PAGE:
All posts filed under: Grief

It is here…

I’ve run circles around it. I’ve tried to ignore it. I’ve tried to bury it under a pile of comedy shows, in packs of crisps and sweets I’ve been consuming in excess these past few weeks. But oh, I know… I know it won’t go away unless I properly acknowledge it. THE PAIN. You see, this pain is not natural as natural has it. It is not natural for a child to die before his parent so even now, four years on, my instinctive response is to push this pain away. But I’ve learned that it will pounce on me then. Like a sneaky, vicious cat hiding in the shadows, it will come after me. Unless…unless I go for it first. Unless I drag it out of the shadows, expose it and my raw self to the light and say: “I am broken.” Four years ago, the most beautiful boy was born to me. And oh, so many dreams with him. But he was gone before any of those dreams took shape. And from time …

New Resources to Support Bereaved Children

As you well know now, if you follow my blog, I am no longer able to watch a movie or read a book without putting it through the grief perspective. Recently, two children’s programs, the first, a new movie entitled Beyond Beyond and the other a book written by LeVar Burton, from Reading Rainbows, caught my attention as valuable resources that could help bereaved children in comprehending their grief and seeking support in ways that are appropriate and safe. I shall start with The Rhino Who Swallowed A Storm, by LeVar Burton, since he is such a favourite with Emma! Emma has been a subscriber to Reading Rainbows for a couple of years now and absolutely loves the wide range of educational videos they provide. Since she is an emergent reader, she has found the Read to me feature of the thousands of books on offer truly helpful and this is how I got to hear the story read by LeVar myself: The book is about a Rhino and his beautiful world in which “magic …

On Pan, the movie and the fear of Death

On Sunday, Emma and I took the car into Belfast, on a very quiet and bright morning and went to see Pan, the movie released last year. Emma knew of Peter Pan, of course and had watched the classic version of the film several times but you can never beat a Disney movie! We had booked our tickets online via the Odeon Kids’ Cinema and paid £3.00 for both of us, so it was an extra bonus realising that we were the only ones watching Pan, as we got to sit in the comfy seats and chatted to our hearts’ desire, without disturbing anyone. Emma was engrossed from the word go and although she found some elements spooky, like the pirates kidnapping the boys from their orphanage dormitory at night and of course, cruel Mother Barnabas, she thoroughly enjoyed it and spoke about it for the rest of the day. What did I come away with myself, as a bereaved mother? I picked some golden nuggets that continued to simmer in my head over the …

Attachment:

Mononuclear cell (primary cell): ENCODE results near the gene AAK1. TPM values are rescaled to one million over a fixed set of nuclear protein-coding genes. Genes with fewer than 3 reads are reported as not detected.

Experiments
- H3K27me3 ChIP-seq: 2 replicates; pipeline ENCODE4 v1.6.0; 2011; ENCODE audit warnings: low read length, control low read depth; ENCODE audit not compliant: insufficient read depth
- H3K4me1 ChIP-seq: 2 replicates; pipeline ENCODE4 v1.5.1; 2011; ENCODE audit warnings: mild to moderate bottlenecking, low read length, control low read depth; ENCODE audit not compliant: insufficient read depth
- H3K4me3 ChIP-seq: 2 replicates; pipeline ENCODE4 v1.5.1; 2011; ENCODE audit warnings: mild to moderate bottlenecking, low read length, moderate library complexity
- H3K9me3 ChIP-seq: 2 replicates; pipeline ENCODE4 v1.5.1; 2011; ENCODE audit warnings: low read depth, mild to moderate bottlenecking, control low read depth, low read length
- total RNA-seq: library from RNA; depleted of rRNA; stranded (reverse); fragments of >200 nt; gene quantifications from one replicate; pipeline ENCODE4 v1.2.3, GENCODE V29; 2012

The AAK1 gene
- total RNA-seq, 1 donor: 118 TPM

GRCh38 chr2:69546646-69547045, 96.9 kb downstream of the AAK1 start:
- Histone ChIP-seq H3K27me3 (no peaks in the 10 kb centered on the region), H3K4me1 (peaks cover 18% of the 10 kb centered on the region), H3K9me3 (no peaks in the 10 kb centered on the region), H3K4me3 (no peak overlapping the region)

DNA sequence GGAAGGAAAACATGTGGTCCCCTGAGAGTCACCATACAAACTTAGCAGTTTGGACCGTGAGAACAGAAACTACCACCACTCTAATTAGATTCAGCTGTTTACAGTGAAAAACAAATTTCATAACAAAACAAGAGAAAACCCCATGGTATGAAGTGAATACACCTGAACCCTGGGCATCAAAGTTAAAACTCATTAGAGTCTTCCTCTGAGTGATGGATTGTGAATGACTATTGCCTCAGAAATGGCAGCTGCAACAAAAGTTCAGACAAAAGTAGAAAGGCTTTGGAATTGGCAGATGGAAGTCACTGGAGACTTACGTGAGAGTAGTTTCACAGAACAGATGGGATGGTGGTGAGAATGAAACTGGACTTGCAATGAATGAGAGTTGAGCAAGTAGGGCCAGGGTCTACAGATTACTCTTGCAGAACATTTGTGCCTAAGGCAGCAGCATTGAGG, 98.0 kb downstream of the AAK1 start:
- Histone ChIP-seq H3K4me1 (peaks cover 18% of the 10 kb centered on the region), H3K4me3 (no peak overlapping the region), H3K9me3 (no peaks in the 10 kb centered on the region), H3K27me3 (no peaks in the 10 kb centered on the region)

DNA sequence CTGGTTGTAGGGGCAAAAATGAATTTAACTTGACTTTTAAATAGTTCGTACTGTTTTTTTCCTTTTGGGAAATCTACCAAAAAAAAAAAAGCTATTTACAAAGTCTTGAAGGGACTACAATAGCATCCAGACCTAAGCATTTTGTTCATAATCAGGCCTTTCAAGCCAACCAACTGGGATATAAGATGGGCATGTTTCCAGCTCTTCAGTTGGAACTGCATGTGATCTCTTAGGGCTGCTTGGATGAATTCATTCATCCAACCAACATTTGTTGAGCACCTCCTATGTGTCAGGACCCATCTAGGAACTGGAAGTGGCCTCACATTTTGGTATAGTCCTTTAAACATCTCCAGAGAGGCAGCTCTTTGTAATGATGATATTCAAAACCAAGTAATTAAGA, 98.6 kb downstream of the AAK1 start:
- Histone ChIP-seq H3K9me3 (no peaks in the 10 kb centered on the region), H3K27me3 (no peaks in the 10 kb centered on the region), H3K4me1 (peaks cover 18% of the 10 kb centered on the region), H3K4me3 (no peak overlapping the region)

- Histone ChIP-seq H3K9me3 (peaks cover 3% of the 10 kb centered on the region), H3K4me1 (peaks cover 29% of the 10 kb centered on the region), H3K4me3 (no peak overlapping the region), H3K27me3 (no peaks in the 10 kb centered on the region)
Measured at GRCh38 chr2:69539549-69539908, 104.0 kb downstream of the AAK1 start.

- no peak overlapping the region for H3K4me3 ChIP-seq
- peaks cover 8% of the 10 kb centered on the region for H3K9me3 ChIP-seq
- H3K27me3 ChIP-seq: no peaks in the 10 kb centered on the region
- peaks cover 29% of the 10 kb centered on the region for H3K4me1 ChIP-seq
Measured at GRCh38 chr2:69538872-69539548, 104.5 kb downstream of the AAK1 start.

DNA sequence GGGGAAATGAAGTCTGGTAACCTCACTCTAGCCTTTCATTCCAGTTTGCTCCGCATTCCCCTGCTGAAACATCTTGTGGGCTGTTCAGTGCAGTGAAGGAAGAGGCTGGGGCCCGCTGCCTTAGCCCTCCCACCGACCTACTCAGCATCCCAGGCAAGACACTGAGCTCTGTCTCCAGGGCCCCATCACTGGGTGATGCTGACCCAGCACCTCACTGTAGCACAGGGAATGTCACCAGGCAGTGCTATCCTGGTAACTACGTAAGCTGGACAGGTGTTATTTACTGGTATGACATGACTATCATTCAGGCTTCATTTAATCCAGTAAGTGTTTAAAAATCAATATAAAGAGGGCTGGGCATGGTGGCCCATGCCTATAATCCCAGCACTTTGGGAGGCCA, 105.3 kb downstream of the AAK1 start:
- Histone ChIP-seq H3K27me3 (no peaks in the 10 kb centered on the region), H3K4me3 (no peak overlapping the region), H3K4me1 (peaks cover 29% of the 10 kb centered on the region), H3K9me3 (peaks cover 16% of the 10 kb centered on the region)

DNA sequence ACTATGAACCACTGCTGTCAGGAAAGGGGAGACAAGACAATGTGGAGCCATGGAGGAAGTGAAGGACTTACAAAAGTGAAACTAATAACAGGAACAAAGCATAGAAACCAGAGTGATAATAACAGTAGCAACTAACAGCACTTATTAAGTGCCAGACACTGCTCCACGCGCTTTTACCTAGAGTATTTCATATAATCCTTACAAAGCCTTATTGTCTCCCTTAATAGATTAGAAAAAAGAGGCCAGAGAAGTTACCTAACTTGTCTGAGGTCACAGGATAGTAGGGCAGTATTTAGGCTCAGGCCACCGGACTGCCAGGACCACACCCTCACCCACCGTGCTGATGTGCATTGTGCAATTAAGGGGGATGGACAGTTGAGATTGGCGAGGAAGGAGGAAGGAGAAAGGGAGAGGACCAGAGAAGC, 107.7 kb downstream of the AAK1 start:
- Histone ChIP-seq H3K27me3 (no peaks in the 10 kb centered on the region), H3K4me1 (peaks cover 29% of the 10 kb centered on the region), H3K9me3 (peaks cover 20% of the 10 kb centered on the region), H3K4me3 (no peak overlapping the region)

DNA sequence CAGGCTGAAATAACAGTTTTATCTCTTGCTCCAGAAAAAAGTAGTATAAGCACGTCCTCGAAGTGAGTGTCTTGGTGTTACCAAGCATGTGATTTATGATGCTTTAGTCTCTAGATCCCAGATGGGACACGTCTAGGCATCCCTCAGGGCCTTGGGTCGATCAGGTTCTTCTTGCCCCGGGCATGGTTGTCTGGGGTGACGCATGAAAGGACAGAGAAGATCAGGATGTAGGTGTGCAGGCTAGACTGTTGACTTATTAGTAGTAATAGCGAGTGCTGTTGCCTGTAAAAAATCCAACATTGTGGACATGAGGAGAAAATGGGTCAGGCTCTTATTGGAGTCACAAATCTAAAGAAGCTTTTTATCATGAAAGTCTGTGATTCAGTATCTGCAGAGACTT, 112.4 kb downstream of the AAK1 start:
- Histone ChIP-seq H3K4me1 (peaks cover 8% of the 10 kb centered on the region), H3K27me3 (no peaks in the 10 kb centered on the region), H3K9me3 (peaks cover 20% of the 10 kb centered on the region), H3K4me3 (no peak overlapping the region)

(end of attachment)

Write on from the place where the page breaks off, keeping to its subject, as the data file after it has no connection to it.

A spoonful of strength

I was going to title this blog post “To the idiot who preached at my husband in the gym yesterday” but decided against it at the last minute. But my blog post is going to deal with that incident and let you into our lives and our rawness, once again. Not because we need your sympathy but because our pain needs to serve a purpose. And if that purpose is education, so be it. My husband is a bereaved parent, just like me. Men deal differently with pain and sorrow, as we all know, but that does not mean that they do not feel the anguish of parting with a beloved child. My husband is a great dad and loves both his children very much. He has very strong bonds of love with Emma and with Georgie, bonds that transcend death and distance. My husband’s heart has been left bruised and emotionally, he has been severely traumatised by what he has seen his son go through. My husband displays signs, just like I do, of …

Coping Toolbox for the Bereaved

The other day I saw this image on the Facebook wall of a post-traumatic stress disorder support group and it got me thinking and realising that instinctively, I have created in time a coping bereavement box for us, as a bereaved family. Things in our virtual box have changed as our grief continues to evolve and integrate into the fabric of our lives. In the first year after Georgie died, we had a memory box downstairs with memorabilia people had so kindly given us in his memory: little glass dragonflies, sympathy cards, wee trinkets from the hospital, some of his name tags from when he was born, flower seeds… Emma was allowed to open it every time she needed to and add things into it so after a while, it did over spill with angel drawings and scribbles, notes she wanted to send to her wee brother in heaven. We had also a memory wall which I had put together and which brought me (but not Alex) great comfort. One day, in a fit of …